APPROVAL OF THE APPELLATE DIVISION
        This opinion shall not "constitute precedent or be binding upon any court." Although it is posted on the
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                                                         SUPERIOR COURT OF NEW JERSEY
                                                         APPELLATE DIVISION
                                                         DOCKET NO. A-3653-18T1






                    Submitted June 1, 2020 – Decided October 5, 2020

                    Before Judges Messano and Susswein.

                    On appeal before the Superior Court of New Jersey,
                    Law Division, Cape May County, Indictment No. 18-

                    Joseph E. Krakora, Public Defender, attorney for
                    appellant (Michele E. Friedman, Assistant Deputy
                    Public Defender, of counsel and on the brief).

                    Jeffrey H. Sutherland, Prosecutor, Cape May County,
                    attorney for respondent (Gretchen A. Pickering,
                    Assistant Prosecutor, of counsel and on the brief).

      Defendant, Frances H. Leszcynski, appeals from a trial court order

denying her admission to Pre-Trial Intervention (PTI). Defendant was charged

with the fourth-degree crime of operating a vehicle during a period of license

suspension for a second driving under the influence (DUI) conviction, N.J.S.A.

2C:40-26(b).    The State objected to defendant's application to PTI, setting

forth its reasons in a nine-page letter.

      After hearing oral argument, the trial court denied defendant's motion to

compel admission.      The court found that the prosecutor had reviewed all

relevant and appropriate factors and that the decision to object to defendant's

admission was not a patent and gross abuse of prosecutorial discretion.

      Defendant thereafter pleaded guilty, reserving the right to appeal denial

of PTI. She was sentenced to 180 days in county jail and ordered to pay all

applicable fines and penalties. We have carefully reviewed the record in view

of the governing legal principles and affirm the trial court's order denying

admission to PTI.


      The facts pertaining to the offense are not disputed and need only be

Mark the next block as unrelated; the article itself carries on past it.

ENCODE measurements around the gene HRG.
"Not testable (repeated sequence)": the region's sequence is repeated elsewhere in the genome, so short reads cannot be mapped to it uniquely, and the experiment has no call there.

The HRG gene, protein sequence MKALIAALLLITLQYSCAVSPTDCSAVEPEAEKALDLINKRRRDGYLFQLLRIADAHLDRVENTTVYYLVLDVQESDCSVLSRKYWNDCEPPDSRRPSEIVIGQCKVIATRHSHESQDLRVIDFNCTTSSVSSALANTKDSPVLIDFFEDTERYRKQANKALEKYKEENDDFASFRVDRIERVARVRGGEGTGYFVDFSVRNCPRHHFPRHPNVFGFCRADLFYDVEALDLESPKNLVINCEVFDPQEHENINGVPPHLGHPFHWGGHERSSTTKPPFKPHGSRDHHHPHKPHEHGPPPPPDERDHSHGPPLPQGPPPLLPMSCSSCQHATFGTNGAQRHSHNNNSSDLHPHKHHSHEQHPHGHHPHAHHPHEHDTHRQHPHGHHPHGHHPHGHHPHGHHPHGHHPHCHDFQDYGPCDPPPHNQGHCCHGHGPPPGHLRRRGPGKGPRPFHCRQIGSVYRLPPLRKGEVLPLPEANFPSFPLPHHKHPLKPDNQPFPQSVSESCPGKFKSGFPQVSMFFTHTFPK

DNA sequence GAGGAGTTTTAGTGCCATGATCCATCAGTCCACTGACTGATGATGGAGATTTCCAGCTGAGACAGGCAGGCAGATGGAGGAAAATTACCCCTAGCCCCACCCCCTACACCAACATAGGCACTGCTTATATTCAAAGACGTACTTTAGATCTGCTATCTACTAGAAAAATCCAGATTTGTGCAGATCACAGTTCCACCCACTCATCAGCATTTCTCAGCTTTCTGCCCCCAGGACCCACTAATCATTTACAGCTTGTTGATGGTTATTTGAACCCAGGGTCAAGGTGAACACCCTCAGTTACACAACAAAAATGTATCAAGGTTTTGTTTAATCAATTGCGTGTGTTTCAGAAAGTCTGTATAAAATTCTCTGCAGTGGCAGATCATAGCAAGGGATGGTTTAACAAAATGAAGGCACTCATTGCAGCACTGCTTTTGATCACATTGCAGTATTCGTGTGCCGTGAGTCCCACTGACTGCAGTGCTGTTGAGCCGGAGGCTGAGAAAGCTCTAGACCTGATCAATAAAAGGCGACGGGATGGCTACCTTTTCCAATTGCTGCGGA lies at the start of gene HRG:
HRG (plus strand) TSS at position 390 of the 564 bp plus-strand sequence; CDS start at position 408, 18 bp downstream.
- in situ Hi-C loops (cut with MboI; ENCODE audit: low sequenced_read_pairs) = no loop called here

briefly summarized. On April 15, 2018, defendant was lawfully stopped by a

police officer who discovered her license was suspended for a second DUI

conviction. Defendant had been convicted of DUI on January 10, 2018, and

August 2, 2016. Defendant also has been convicted of refusing to submit to

breath testing, N.J.S.A. 39:4-50.4a, on June 6, 2013.

      Defendant raises the following contentions for our consideration:

            OF DISCRETION.

                  A. THE PROSECUTOR'S REFUSAL TO
                  RESULTED        FROM          A
                  MISAPPLICATION OF     THE    PTI
                  AN    OVEREMPHASIS    OF    THE
                  OFFENSE, RATHER THAN HER

                  B. THE PROSECUTOR'S DECISION
                  PER SE RULE EXCLUDING ALL
                  INDIVIDUALS    CHARGED      WITH
                  VIOLATING N.J.S.A. 2C:40-26 WITH
                  ELIGIBILITY FOR PTI.


      We begin our analysis by acknowledging the legal principles that govern

judicial review of a prosecutor's PTI decision. Those principles were recently

summarized by our Supreme Court in State v. Johnson, 

238 N.J. 119


"PTI is a 'diversionary program through which certain offenders are able to

avoid criminal prosecution by receiving early rehabilitative services expected

to deter future criminal behavior.'"

Id. at 127

(quoting State v. Roseman, 

221 N.J. 611

, 621 (2015)). As the Court explained:

               "PTI is essentially an extension of the charging
               decision, therefore the decision to grant or deny PTI is
               a 'quintessentially prosecutorial function.'" "As a
               result, the prosecutor's decision to accept or reject a
               defendant's PTI application is entitled to a great deal
               of deference." A court reviewing a prosecutor's
               decision to deny PTI may overturn that decision only
               if the defendant "clearly and convincingly" establishes
               the decision was a "patent and gross abuse of

               [Id. at 128–29 (citations omitted).]

         The contours of the abuse of discretion standard are well-defined, as is

the heightened requirement that such an abuse of discretion be patent and


               Ordinarily, an abuse of discretion will be manifest if
               defendant can show that a prosecutorial veto (a) was
               not premised upon a consideration of all relevant
               factors, (b) was based upon a consideration of
               irrelevant or inappropriate factors, or (c) amounted to
               a clear error in judgment. In order for such an abuse
               of discretion to rise to the level of "patent and gross,"
               it must further be shown that the prosecutorial error
               complained of will clearly subvert the goals
               underlying Pretrial Intervention.

               [Id. at 129.]

      The prosecutor's exercise of discretion is guided by criteria set forth by

the Legislature. If a prosecutor elects to deny a PTI application, the prosecutor

must provide a statement of reasons explaining the basis for that decision.